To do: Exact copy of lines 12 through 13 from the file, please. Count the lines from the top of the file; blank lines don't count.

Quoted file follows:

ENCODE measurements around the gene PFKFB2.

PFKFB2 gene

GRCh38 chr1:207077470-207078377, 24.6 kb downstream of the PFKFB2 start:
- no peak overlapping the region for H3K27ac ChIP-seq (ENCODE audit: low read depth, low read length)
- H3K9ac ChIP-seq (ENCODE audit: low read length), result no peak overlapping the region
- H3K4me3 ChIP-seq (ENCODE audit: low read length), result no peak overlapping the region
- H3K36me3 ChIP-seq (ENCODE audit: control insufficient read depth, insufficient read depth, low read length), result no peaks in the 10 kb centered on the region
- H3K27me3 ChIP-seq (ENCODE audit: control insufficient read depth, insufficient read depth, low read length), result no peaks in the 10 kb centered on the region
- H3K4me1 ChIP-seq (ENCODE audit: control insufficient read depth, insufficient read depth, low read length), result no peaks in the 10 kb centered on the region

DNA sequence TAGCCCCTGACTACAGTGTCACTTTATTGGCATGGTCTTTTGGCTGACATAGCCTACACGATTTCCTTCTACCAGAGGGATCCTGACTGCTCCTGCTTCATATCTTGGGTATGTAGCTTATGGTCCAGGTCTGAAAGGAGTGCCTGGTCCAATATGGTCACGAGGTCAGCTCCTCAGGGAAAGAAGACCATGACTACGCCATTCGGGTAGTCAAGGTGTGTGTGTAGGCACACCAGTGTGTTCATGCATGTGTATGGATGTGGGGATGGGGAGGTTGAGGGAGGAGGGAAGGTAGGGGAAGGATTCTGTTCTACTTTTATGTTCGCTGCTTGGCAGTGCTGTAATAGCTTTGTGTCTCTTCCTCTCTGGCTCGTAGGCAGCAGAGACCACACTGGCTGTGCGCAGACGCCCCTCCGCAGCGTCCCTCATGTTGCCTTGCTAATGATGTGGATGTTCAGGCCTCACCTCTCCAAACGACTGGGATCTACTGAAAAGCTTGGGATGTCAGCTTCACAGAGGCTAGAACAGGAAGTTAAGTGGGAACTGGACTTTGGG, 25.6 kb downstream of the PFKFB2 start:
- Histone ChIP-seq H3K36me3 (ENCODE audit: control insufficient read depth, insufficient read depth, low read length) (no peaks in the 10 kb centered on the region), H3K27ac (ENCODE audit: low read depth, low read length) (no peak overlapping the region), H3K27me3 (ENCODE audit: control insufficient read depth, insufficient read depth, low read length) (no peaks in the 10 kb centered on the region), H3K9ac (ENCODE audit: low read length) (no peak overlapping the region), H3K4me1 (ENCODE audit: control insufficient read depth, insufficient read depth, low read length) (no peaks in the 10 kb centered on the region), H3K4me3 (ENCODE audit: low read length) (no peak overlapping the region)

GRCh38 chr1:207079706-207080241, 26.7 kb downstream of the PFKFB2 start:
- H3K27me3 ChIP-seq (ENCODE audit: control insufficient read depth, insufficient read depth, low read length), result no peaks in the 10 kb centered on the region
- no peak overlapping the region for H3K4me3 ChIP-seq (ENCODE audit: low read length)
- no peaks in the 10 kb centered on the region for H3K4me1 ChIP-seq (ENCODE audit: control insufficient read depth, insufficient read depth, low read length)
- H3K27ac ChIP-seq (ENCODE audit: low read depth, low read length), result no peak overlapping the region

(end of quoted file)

GRCh38 chr1:207079706-207080241, 26.7 kb downstream of the PFKFB2 start:
- H3K27me3 ChIP-seq (ENCODE audit: control insufficient read depth, insufficient read depth, low read length), result no peaks in the 10 kb centered on the region